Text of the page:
Philip Johnson’s Glass House in New Canaan, Connecticut
Ideal for gatherings that are simply too interesting to keep hidden behind traditional walls, the glass perimeter of this see-through abode affords panoramic views of bucolic New Canaan. But plan to pay a pretty penny to rent these digs that, together with his nearby Brick House, served as the weekend retreat of American architect Philip Johnson for 58 years: A night at the Glass House costs $30,000, which includes dinner for 10 and lodging for up to 2 people.
flickr.com via Helder Mira
Frank Lloyd Wright’s Palmer House in Ann Arbor, Michigan
If you're angling for an unconventional accommodation in Ann Arbor, consider making a stop at this multilevel red cypress and brick sanctuary whose equilateral triangular construction is entirely free of right angles. Its unusual architecture aside, the Frank Lloyd Wright Usonian home boasts original Wright-designed furnishings and three bedrooms that comfortably sleep six guests. Situated on two wooded acres, the house rents for $425 per night with a two- to three-night minimum.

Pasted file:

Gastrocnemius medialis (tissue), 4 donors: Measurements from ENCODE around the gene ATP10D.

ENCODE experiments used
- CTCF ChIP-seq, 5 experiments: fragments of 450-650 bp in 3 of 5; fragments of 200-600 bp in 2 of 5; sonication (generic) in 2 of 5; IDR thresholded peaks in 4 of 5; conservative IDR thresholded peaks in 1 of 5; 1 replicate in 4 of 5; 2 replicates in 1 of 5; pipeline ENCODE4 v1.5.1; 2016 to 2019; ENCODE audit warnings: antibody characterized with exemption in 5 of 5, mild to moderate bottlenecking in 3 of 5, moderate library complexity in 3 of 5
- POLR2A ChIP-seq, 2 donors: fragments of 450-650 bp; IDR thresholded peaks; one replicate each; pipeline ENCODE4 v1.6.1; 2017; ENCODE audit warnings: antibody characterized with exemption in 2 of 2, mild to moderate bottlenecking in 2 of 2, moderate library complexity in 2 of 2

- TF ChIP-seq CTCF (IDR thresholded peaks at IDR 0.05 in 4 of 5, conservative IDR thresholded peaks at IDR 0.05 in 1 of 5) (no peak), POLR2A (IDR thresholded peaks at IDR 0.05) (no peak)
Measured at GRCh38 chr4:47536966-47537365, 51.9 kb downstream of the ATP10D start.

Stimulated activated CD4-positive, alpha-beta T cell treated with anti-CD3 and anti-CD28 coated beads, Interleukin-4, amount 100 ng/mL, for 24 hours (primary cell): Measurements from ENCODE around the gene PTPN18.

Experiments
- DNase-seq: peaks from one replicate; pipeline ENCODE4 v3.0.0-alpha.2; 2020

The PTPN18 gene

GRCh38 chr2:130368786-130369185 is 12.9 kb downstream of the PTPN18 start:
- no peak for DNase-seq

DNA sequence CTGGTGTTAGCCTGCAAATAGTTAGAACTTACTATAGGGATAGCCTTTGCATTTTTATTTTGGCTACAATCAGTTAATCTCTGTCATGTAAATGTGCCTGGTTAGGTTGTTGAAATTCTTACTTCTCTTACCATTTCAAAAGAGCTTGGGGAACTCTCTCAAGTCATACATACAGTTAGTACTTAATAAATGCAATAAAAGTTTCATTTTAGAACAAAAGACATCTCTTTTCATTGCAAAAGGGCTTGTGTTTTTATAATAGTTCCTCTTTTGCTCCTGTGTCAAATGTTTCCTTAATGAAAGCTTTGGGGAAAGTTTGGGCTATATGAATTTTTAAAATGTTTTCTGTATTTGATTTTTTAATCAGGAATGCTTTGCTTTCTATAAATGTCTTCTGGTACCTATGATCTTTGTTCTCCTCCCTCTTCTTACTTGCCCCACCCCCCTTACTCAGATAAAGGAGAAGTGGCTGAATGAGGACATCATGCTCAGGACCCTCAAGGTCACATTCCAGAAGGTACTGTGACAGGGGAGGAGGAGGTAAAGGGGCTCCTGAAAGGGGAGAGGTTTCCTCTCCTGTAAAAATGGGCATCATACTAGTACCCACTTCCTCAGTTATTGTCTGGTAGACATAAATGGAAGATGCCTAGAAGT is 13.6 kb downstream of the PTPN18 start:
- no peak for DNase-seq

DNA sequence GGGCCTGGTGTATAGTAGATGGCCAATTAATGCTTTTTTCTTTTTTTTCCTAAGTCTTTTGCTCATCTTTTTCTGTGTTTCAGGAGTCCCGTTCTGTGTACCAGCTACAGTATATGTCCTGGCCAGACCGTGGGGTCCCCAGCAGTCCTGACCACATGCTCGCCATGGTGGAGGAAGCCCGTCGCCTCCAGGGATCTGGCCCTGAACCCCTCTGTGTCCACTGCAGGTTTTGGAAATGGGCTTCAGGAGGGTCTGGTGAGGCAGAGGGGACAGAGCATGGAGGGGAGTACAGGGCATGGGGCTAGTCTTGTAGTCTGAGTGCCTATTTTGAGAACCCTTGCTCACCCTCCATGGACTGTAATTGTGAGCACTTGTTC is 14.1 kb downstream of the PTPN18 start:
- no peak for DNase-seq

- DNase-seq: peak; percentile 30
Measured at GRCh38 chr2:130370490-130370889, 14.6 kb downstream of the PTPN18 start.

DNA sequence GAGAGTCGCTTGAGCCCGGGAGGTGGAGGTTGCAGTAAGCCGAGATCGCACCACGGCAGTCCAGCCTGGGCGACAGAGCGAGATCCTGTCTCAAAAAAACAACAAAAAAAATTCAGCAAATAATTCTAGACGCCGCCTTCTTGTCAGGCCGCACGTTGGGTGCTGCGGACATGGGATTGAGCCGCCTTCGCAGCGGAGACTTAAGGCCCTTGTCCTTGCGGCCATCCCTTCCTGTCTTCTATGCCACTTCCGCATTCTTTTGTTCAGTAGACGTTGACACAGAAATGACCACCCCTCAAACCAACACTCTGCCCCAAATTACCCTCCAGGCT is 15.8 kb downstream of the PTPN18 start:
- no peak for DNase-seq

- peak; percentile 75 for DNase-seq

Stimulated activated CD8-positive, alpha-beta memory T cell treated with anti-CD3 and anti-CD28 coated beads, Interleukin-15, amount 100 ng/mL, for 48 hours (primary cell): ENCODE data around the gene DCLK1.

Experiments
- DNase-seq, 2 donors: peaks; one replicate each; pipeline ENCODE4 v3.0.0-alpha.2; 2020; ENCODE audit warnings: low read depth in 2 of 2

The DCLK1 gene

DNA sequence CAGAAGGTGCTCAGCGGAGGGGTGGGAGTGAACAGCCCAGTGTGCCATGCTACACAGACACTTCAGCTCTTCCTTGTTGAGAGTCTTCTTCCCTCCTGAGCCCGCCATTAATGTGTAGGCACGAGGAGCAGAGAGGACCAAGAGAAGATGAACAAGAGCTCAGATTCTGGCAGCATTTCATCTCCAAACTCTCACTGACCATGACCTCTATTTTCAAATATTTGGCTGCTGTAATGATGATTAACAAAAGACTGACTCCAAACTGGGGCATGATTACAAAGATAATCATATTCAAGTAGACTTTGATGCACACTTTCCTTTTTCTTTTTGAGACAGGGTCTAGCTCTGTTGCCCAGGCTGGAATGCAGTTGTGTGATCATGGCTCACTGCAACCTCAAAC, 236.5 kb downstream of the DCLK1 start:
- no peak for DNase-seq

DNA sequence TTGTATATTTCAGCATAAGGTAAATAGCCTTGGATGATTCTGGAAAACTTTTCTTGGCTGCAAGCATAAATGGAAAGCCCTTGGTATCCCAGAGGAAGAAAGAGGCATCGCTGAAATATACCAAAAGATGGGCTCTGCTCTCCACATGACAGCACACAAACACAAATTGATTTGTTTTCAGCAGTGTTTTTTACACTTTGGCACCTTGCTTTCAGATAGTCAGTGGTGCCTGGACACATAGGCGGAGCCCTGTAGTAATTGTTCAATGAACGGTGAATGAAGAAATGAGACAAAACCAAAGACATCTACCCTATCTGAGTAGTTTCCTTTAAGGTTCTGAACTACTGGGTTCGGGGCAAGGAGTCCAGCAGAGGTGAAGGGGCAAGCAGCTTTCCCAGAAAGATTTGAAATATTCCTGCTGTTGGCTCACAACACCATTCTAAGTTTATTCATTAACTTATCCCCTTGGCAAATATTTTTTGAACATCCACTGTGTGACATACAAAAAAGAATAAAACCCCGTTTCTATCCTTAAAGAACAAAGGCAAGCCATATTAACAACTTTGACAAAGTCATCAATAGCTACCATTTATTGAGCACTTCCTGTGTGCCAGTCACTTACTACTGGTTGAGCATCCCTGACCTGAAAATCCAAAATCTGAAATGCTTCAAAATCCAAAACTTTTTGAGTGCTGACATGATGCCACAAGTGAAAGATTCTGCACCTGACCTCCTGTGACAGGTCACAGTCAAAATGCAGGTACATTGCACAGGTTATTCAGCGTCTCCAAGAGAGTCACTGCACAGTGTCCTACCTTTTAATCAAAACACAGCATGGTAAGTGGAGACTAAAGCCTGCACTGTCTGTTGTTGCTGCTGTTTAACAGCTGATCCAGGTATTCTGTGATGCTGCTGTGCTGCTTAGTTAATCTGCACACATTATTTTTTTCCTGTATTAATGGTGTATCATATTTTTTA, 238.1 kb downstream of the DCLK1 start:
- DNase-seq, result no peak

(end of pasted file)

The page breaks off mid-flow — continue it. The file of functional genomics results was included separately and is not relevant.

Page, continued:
Related: America's 50 Most Famous Houses
Frank Sinatra's Midcentury Modern House in Palm Springs, California
Few can aspire to the luxurious lifestyle enjoyed by Frank Sinatra, but his four-bedroom former estate in The Movie Colony neighborhood of Palm Springs can offer a tantalizing taste of the good life. A night at the midcentury home that once hosted Hollywood elites like Ava Gardner will run you $2,600 per night, a price that die-hard Sinatra fans may consider worth their while for a peek at the crooner's recording studio and memorabilia.
La Pitchoune in Châteauneuf-Grasse, Provence-Alpes-Côte d'Azur, France
The domestic delights of La Pitchoune, from the well-manicured garden to the rustic, pot-lined kitchen, are no surprise given its former owner: renowned chef Julia Child. But lovers of French cuisine the world over may be as enamored of the $670-per-night cottage's three cozy bedrooms and saltwater pool as they are of its colorful kitchen.
John Steinbeck's Cottage in Pacific Grove, California
While Steinbeck modestly described his California home as "a small house and garden in Pacific Grove" in a letter written to a friend in the 1940s, a weekend getaway today at the one-bedroom cottage would rank as a luxury for many literature lovers. Available to rent for $230 per night, the artful structure with tent cathedral ceilings, blue Moroccan bathroom tiles, and an engraved fireplace is a worthy destination for avid travelers and bookworms alike.